ESMO: Seattle Genetics' ADC candidate curbs hard-to-treat cervical cancer

Patients with cervical cancer don't have many options. Merck's Keytruda became one of them in 2018, but the checkpoint inhibitor only works in patients whose tumors express PD-L1, and, even then, the FDA greenlighted the drug on the strength of just a 14% response rate. Enter Seattle Genetics and Genmab's antibody-drug conjugate (ADC) tisotumab vedotin, which shrank tumors in one-quarter of patients with advanced cervical cancer and stopped tumor growth in half of them. 

The results, unveiled Monday at the virtual meeting of the European Society for Medical Oncology, tee up an FDA filing for the treatment, which could help patients whose disease has worsened despite receiving other treatment and who have run out of options.

The phase 2 data come from 101 patients whose cancer had come back or spread to other places in the body after first-line therapy. Nearly all the patients had metastases outside the pelvic region (94%), and more than half had received the chemo drug cisplatin and radiation. Another 63% had been treated with doublet chemotherapy and Roche’s blockbuster Avastin.

Tisotumab vedotin shrank tumors to some degree in 79% of the patients, reducing tumor size enough in 24% of patients for them to be considered responders. It kept patients alive for a median of 12.1 months and staved off cancer a median of 4.2 months. Patients’ responses lasted a median of 8.3 months.

“Some patients haven’t even reached the median duration of response. It’s something that we are very proud of,” Clay Siegall, CEO of Seattle Genetics, said.

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The trial, called InnovaTV 204, was a single-arm study, so there is no direct comparator for the data, but a look at historical cases shows survival rates to be “considerably shorter” that the performance Seattle Genetics’ drug put up.

“Based on historical comparisons, a median overall survival of 12.1 months is very satisfying,” Siegall said. The company, along with Genmab, plans to seek accelerated approval for the treatment.

“There are not a lot of good therapies for these patients. They can get chemotherapy, but the response rate is pretty low, often in the 10, 12, 14% range,” Siegall said. “It’s a disease that has a bad prognosis—two-year survival is low and there aren’t a lot of alternatives. It’s a very different thing than we were looking at with Adcetris,” he added, referring to the blood cancer ADC that became Seattle Genetics' first approved drug.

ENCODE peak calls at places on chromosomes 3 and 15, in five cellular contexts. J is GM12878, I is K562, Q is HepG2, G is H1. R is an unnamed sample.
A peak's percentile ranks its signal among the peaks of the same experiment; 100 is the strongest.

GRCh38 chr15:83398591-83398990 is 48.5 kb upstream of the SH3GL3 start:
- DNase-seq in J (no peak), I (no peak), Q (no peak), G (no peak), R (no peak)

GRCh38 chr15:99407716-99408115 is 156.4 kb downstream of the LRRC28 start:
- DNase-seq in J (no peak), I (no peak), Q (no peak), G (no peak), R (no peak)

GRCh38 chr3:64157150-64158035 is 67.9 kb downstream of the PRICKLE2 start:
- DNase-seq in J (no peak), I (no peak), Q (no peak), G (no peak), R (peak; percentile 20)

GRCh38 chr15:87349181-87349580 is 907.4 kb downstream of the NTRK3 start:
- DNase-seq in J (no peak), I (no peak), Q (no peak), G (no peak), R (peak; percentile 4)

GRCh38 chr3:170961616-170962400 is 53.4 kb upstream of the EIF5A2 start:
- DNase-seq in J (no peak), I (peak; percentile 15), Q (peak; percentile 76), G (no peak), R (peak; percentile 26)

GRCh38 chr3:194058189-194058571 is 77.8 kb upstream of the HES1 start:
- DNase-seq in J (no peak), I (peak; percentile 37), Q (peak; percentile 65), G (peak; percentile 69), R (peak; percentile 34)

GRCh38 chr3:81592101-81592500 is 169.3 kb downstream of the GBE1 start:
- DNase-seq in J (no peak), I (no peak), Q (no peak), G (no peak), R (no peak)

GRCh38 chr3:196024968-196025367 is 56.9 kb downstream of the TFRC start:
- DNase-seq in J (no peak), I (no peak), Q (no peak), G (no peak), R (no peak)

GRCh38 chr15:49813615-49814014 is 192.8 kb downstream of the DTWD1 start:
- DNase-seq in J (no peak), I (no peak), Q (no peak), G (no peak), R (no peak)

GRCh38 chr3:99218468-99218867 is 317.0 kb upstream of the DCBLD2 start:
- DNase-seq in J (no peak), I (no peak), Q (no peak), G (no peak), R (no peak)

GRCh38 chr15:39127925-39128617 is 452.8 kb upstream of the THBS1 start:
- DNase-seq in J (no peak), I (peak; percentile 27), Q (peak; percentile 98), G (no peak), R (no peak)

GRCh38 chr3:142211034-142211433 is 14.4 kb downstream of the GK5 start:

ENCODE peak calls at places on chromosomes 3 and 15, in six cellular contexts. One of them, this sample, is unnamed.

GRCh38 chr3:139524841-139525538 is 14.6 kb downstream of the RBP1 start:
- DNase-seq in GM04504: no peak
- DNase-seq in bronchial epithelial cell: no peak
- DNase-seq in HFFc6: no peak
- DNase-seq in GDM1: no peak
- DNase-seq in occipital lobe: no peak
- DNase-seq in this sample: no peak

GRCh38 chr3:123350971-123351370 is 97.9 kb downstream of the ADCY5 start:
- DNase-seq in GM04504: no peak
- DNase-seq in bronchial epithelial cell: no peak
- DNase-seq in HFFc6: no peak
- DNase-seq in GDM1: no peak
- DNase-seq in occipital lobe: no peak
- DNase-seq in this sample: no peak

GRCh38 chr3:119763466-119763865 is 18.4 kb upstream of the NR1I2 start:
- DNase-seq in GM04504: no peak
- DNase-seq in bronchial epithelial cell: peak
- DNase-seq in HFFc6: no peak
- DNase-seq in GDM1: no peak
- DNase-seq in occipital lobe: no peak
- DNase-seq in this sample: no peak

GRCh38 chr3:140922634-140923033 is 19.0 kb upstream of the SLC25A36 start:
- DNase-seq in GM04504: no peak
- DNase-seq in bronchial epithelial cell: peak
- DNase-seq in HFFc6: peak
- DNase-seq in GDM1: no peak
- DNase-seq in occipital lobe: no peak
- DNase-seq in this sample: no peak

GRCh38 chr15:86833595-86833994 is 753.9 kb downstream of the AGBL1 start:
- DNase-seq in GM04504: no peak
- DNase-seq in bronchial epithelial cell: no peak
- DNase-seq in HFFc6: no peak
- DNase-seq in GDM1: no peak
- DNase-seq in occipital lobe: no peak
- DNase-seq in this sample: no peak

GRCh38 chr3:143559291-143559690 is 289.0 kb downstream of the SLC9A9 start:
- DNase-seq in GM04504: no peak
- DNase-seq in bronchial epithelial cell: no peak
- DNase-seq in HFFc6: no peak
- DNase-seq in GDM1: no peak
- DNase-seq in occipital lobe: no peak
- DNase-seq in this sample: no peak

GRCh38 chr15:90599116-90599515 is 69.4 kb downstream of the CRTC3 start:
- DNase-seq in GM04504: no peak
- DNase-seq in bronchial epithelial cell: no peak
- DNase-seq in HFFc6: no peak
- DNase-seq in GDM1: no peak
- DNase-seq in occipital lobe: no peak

The partners tested tisotumab vedotin as a single agent to see whether it could make a dent in this hard-to-treat patient group, but they eventually want to combine it with other cancer meds to see if they can do even better. A key factor for those combinations will be the treatment’s safety.

Most of the drug’s side effects were mild, with 38% of patients experiencing alopecia, or hair loss; 30% getting nose bleeds; and 27% feeling nausea. One patient died from septic shock, which the investigators deemed related to the treatment.

Some patients also reported eye-related side effects, with 26% developing conjunctivitis, 23% getting dry eye and 11% experiencing keratitis, or inflammation of the cornea. Investigators had flagged these concerns in a phase 1 study, and Seattle Genetics was prepared this time around.

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“Working with ophthalmologists and oncologists, we devised a simple plan for this trial which used prophylactic steroid eye drops and some cold compresses on the eye ahead of therapy. Eye toxicities were greatly ameliorated,” Siegall said. “We think it is no longer a limiting factor to trying to get this approved.”

Beyond cervical cancer, the partners are testing tisotumab vedotin in ovarian cancer and an undisclosed group of “other solid tumors.” The treatment’s drug component is the same one used in Adcetris and the company’s new bladder cancer med Padcev, which disrupts the microtubule infrastructure—commonly called the railways of the cell and used for moving organelles around as well as to support the cell and give it shape. The antibody piece, tisotumab, targets tissue factor, a protein abundant in cervical cancer and other solid tumors.